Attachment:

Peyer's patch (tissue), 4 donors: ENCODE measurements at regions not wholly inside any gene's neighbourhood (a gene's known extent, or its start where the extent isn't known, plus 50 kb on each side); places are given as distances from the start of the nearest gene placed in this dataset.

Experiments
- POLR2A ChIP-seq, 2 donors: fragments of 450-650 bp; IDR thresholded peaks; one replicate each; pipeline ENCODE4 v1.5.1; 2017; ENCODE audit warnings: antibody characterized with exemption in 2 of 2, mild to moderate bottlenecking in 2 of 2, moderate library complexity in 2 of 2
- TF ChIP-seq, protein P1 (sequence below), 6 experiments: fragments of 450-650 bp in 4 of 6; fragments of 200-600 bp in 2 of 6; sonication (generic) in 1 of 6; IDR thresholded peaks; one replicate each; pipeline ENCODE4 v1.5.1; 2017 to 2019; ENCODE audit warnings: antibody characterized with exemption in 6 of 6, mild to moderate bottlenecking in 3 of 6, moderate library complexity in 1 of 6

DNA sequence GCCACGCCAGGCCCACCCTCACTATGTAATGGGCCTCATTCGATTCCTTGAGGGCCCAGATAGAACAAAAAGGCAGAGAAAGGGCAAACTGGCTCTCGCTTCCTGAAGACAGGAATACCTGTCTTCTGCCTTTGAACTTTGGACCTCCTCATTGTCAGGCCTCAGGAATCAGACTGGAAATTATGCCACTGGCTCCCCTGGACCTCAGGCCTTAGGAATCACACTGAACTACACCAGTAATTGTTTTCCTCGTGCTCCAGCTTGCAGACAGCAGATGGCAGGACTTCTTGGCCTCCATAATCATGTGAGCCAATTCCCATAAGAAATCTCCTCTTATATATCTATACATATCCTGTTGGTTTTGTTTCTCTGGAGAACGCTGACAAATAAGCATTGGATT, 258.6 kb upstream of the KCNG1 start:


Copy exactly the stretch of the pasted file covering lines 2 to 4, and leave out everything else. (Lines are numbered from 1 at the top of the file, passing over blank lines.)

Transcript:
Experiments
- POLR2A ChIP-seq, 2 donors: fragments of 450-650 bp; IDR thresholded peaks; one replicate each; pipeline ENCODE4 v1.5.1; 2017; ENCODE audit warnings: antibody characterized with exemption in 2 of 2, mild to moderate bottlenecking in 2 of 2, moderate library complexity in 2 of 2
- TF ChIP-seq, protein P1 (sequence below), 6 experiments: fragments of 450-650 bp in 4 of 6; fragments of 200-600 bp in 2 of 6; sonication (generic) in 1 of 6; IDR thresholded peaks; one replicate each; pipeline ENCODE4 v1.5.1; 2017 to 2019; ENCODE audit warnings: antibody characterized with exemption in 6 of 6, mild to moderate bottlenecking in 3 of 6, moderate library complexity in 1 of 6